Simon – age 60 with 5 grown up children and 2 grandchildren brings a unique mix to the classroom!
Originally involved in agriculture , Simon moved into general commerce and then, 12 years ago, into full
time teaching having been been a part time teacher for 10 years before that, teaching teachers how to
teach in the outdoors.
A scientist and physics specialist to A level Simon is used to both working with high achieving children
(two of his children are engineers, one of whom is currently doing a PhD, one is a vet, one a designer for
a world famous Haute Couture brand in Paris and the fifth works in The City of London) and thinking
“out of the box” to engage and interest to encourage deeper understanding and thought.
“I am dyslexic – but wasn't recognised till age 50 – and quickly realised I wasn't that interested in
mainstream classroom based secondary education. I moved into 6th Form Colleges where I loved working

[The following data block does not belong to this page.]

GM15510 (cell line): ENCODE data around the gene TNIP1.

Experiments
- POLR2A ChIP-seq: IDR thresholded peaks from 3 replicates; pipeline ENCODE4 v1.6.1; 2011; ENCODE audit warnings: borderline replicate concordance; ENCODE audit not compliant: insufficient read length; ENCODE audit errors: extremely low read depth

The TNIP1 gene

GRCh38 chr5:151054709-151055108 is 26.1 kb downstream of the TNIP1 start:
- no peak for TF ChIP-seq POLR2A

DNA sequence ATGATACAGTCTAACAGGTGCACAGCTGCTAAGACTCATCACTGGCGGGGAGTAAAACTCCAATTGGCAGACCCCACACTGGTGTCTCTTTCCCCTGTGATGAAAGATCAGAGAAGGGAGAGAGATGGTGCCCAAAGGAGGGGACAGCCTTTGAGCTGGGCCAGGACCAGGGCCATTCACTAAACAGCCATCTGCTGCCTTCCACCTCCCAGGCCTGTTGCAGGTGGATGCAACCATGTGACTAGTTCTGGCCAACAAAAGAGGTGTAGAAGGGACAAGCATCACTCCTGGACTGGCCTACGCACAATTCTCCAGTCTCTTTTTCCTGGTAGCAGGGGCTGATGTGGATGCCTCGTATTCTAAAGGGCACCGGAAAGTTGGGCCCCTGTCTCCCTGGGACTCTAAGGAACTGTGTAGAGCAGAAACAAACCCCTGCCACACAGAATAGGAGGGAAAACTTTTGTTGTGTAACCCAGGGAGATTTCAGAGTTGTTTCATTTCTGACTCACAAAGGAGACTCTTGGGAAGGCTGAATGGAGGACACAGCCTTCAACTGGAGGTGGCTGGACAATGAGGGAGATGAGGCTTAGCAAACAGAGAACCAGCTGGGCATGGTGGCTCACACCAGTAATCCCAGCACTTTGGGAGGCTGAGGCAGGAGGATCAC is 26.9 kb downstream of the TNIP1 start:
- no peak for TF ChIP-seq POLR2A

with talented and committed pupils do A level and Access to University courses (for Medicine and Engineering) building deeper thoughts and understanding so that the students could move on and applyconcepts to different applications.
From there I moved into the Social, Emotional and Mental Health sector, working with pupils who were
undoubtedly very clever but who struggled in education with anxiety, depression, expressing emotions
and the general environment of mainstream.
The biggest challenge is to encourage them to try – stretch – challenge themselves and not be afraid of not
succeeding. Once that barrier is overcome, the universe beckons with every pupil achieving their full
The key is to make learning fun and unconscious so that, at the end, when the question is asked “What did
you learn?” the pupil is both surprised and amazed how much they have covered, how much they have
learnt and how much they enjoyed the experience.
I use practicals (specially designed for home and low risk in class use), interactive practical simulations
and project based learning along with IT and Maths rich activities to instil confidence and encourage
pupils to see beyond the curriculum into higher areas of study – making what they are doing in school
both relevant and of use.
A good example of this is trigonometry in GCSE maths – not particularly interesting, but applied within
A level physics leads directly to projectiles, circular motion and orbits...yes, rocket science!